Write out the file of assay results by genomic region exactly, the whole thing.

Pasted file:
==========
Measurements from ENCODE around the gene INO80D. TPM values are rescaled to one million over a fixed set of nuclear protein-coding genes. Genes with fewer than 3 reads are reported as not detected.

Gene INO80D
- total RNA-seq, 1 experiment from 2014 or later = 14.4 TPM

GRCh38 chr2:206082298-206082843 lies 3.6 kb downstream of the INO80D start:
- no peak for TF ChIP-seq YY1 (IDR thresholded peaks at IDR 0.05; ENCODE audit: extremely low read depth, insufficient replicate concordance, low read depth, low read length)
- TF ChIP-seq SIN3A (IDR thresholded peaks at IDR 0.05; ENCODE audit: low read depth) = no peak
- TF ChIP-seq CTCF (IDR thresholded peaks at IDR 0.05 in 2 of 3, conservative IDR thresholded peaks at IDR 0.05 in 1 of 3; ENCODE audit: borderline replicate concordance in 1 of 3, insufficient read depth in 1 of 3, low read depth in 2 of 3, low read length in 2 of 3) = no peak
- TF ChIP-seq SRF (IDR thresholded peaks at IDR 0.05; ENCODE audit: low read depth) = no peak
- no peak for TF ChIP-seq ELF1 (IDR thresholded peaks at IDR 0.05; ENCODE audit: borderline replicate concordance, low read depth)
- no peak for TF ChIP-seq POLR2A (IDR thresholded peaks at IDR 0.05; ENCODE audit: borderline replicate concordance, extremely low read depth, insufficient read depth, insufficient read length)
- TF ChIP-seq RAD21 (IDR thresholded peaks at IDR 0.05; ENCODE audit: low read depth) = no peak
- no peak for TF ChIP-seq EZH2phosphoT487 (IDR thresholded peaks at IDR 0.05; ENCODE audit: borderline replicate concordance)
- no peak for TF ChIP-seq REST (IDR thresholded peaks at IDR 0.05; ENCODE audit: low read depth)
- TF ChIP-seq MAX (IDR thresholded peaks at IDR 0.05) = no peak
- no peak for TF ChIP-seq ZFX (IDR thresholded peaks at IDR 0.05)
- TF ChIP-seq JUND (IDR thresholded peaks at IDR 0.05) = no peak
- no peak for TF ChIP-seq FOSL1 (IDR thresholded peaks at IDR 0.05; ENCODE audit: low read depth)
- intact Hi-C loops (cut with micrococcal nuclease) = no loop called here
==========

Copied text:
Measurements from ENCODE around the gene INO80D. TPM values are rescaled to one million over a fixed set of nuclear protein-coding genes. Genes with fewer than 3 reads are reported as not detected.

Gene INO80D
- total RNA-seq, 1 experiment from 2014 or later = 14.4 TPM

GRCh38 chr2:206082298-206082843 lies 3.6 kb downstream of the INO80D start:
- no peak for TF ChIP-seq YY1 (IDR thresholded peaks at IDR 0.05; ENCODE audit: extremely low read depth, insufficient replicate concordance, low read depth, low read length)
- TF ChIP-seq SIN3A (IDR thresholded peaks at IDR 0.05; ENCODE audit: low read depth) = no peak
- TF ChIP-seq CTCF (IDR thresholded peaks at IDR 0.05 in 2 of 3, conservative IDR thresholded peaks at IDR 0.05 in 1 of 3; ENCODE audit: borderline replicate concordance in 1 of 3, insufficient read depth in 1 of 3, low read depth in 2 of 3, low read length in 2 of 3) = no peak
- TF ChIP-seq SRF (IDR thresholded peaks at IDR 0.05; ENCODE audit: low read depth) = no peak
- no peak for TF ChIP-seq ELF1 (IDR thresholded peaks at IDR 0.05; ENCODE audit: borderline replicate concordance, low read depth)
- no peak for TF ChIP-seq POLR2A (IDR thresholded peaks at IDR 0.05; ENCODE audit: borderline replicate concordance, extremely low read depth, insufficient read depth, insufficient read length)
- TF ChIP-seq RAD21 (IDR thresholded peaks at IDR 0.05; ENCODE audit: low read depth) = no peak
- no peak for TF ChIP-seq EZH2phosphoT487 (IDR thresholded peaks at IDR 0.05; ENCODE audit: borderline replicate concordance)
- no peak for TF ChIP-seq REST (IDR thresholded peaks at IDR 0.05; ENCODE audit: low read depth)
- TF ChIP-seq MAX (IDR thresholded peaks at IDR 0.05) = no peak
- no peak for TF ChIP-seq ZFX (IDR thresholded peaks at IDR 0.05)
- TF ChIP-seq JUND (IDR thresholded peaks at IDR 0.05) = no peak
- no peak for TF ChIP-seq FOSL1 (IDR thresholded peaks at IDR 0.05; ENCODE audit: low read depth)
- intact Hi-C loops (cut with micrococcal nuclease) = no loop called here